Irish Political Thought in the Eighteenth Century (seminar): Difference between revisions
mNo edit summary
m (SophieByvik moved page Irish Political Thought of the Eighteenth Century to Irish Political Thought of the Eighteenth Century (seminar): title required specificity)
Revision as of 15:53, 25 June 2014
This was a spring 1998 semester seminar led by S. J. Connolly, Professor of Irish History at Queen's University of Belfast. Speakers included R.R. Eccleshall (Queen's University of Belfast), David Hayton (Queen's University of Belfast), James Kelly (St. Patrick's College, Dublin), Patrick Kelly (Trinity College, Dublin), and Ian Montgomery (Public Record Office of Northern Ireland).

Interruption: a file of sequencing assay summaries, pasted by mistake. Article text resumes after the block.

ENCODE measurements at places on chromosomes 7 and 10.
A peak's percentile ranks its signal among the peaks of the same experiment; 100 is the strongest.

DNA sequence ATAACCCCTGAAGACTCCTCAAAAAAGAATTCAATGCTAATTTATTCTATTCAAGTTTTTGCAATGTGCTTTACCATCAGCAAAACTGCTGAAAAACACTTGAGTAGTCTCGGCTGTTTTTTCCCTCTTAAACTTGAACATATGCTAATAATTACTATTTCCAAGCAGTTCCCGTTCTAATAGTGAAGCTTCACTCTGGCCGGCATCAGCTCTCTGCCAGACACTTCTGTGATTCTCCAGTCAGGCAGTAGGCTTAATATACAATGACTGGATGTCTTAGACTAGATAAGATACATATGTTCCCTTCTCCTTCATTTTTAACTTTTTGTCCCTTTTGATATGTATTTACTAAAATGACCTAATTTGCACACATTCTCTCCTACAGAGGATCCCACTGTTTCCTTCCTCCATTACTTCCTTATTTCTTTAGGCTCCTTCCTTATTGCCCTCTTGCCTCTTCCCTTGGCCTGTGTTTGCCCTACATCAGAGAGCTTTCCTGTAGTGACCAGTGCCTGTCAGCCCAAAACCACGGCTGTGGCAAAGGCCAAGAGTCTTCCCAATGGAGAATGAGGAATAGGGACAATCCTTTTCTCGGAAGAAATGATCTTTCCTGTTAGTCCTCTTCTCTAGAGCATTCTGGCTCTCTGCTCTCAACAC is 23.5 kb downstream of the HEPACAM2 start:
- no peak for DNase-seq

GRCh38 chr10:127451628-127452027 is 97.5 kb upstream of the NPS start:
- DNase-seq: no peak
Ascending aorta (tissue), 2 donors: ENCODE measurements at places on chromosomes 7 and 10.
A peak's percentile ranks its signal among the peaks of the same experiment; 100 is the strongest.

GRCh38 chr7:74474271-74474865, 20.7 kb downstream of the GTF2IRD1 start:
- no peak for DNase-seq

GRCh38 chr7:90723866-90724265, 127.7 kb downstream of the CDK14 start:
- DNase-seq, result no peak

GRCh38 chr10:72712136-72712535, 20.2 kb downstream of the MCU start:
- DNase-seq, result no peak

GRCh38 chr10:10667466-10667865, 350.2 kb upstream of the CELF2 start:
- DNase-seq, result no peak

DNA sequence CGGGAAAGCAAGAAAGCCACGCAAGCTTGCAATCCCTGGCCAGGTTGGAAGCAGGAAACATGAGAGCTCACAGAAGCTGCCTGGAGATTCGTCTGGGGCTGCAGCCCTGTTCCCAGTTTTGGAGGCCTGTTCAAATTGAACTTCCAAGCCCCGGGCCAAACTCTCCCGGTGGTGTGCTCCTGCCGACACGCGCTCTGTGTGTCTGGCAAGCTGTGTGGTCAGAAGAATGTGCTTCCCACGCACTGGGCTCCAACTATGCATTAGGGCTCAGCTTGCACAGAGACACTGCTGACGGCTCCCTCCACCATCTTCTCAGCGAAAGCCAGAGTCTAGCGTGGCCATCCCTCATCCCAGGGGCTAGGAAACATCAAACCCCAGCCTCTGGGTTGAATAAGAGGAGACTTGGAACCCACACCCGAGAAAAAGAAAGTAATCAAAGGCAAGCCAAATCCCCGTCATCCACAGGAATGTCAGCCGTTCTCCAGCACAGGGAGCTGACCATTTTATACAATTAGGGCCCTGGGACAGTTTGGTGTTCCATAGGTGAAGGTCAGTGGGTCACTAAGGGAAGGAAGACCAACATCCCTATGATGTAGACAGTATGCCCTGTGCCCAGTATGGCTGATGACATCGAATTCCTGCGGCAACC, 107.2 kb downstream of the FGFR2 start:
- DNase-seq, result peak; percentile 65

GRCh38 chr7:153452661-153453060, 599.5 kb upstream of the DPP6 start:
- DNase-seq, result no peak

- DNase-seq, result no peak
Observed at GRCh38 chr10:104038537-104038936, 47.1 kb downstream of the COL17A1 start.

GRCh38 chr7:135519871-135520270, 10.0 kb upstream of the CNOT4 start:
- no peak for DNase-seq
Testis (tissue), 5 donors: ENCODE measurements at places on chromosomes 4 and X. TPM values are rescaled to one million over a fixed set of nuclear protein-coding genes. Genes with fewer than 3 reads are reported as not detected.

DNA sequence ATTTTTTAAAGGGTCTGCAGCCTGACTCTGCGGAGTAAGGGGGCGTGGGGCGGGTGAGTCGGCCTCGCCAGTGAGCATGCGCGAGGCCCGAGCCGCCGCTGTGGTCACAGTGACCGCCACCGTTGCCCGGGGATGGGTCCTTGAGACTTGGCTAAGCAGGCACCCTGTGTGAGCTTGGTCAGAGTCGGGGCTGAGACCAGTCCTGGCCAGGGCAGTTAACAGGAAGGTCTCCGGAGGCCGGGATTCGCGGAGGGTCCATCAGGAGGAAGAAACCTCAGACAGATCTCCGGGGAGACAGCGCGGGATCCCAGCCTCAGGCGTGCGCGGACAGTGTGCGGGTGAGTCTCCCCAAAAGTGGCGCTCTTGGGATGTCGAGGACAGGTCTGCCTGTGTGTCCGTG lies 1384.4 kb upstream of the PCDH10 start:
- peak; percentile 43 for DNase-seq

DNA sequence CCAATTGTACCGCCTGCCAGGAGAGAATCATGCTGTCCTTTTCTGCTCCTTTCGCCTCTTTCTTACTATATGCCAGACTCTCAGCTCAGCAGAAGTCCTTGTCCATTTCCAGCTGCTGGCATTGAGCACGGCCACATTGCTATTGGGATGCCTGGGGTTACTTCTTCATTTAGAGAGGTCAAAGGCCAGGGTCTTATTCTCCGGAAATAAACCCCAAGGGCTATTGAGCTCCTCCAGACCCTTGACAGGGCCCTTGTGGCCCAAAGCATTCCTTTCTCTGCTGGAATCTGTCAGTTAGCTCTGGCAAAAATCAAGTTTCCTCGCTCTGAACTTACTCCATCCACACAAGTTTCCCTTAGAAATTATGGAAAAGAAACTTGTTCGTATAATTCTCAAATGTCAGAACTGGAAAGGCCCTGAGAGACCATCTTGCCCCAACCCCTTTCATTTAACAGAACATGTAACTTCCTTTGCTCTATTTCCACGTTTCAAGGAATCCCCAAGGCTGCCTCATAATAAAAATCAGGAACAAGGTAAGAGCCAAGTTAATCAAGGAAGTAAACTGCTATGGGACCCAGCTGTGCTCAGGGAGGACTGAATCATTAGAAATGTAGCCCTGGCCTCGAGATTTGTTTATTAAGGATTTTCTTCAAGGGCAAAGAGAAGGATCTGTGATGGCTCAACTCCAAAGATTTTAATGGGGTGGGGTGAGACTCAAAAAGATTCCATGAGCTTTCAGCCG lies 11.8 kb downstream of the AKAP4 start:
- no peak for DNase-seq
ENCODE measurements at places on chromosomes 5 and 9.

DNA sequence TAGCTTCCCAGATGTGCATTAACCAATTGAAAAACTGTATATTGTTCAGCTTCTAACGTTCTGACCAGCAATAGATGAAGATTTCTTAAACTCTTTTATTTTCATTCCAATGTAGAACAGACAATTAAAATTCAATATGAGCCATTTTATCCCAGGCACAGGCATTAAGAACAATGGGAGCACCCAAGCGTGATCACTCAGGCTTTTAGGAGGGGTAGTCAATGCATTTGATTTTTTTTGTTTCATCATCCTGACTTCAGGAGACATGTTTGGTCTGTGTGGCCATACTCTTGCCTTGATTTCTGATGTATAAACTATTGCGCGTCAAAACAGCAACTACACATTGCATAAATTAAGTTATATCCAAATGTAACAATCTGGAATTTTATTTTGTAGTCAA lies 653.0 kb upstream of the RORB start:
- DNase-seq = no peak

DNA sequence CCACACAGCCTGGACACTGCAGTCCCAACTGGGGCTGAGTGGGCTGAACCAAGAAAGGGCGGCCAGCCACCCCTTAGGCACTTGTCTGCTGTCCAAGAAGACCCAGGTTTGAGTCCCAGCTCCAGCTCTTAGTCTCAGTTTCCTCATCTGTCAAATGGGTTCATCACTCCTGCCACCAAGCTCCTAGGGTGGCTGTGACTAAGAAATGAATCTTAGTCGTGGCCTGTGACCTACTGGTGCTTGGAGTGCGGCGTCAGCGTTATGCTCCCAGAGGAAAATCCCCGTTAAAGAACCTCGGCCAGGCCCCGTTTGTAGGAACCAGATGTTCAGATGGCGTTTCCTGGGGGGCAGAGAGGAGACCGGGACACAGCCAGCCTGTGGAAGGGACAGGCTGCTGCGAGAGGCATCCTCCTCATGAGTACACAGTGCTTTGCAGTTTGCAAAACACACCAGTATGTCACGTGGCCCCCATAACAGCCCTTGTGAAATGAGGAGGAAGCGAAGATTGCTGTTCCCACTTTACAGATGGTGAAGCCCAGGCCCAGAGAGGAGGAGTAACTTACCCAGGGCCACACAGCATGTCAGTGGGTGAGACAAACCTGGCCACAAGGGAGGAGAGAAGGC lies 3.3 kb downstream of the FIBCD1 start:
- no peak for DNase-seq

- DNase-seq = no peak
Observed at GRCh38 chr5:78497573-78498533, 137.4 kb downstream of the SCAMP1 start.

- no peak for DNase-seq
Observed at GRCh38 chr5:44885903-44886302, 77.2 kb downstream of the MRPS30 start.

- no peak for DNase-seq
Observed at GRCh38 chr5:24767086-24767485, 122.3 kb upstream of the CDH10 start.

This is the concluding seminar in a chronological series of three Center for the History of British Political Thought programs. This seminar investigated the range of political ideologies or tendencies in the period between the Glorious Revolution and the Act of Union, including the Whigs and Tories of the first ages of party; the court ideology of the post-1715 period; various ideologies of opposition; and the new conservatism of the late eighteenth century. Three issues in particular were carefully considered. First, the seminar investigated the relationship between the works of Molyneux, Swift, Lucas, and Grattan and the wider body of contemporary political thought and writing. Second, the seminar examined more broadly the interplay between themes and issues that were specific to Irelandand those that were Irish manifestations of a wider outlook or debate. For example, the seminar studied at the different meanings of "patriotism" in an Irish and in a British context and at the relationship between the late eighteenth-century Irish defense of "Protestant ascendancy" and contemporary British conservatism. Finally, the seminar addressed the question of continuity and discontinuity. How much of the language of Whig and Tory survived after 1715 to inform political debate? And how far did the conservative and radical theorists of the 1790s fashion new arguments to meet new circumstances, as opposed to developing lines of thought whose roots extended back into the mid- or even early eighteenth century?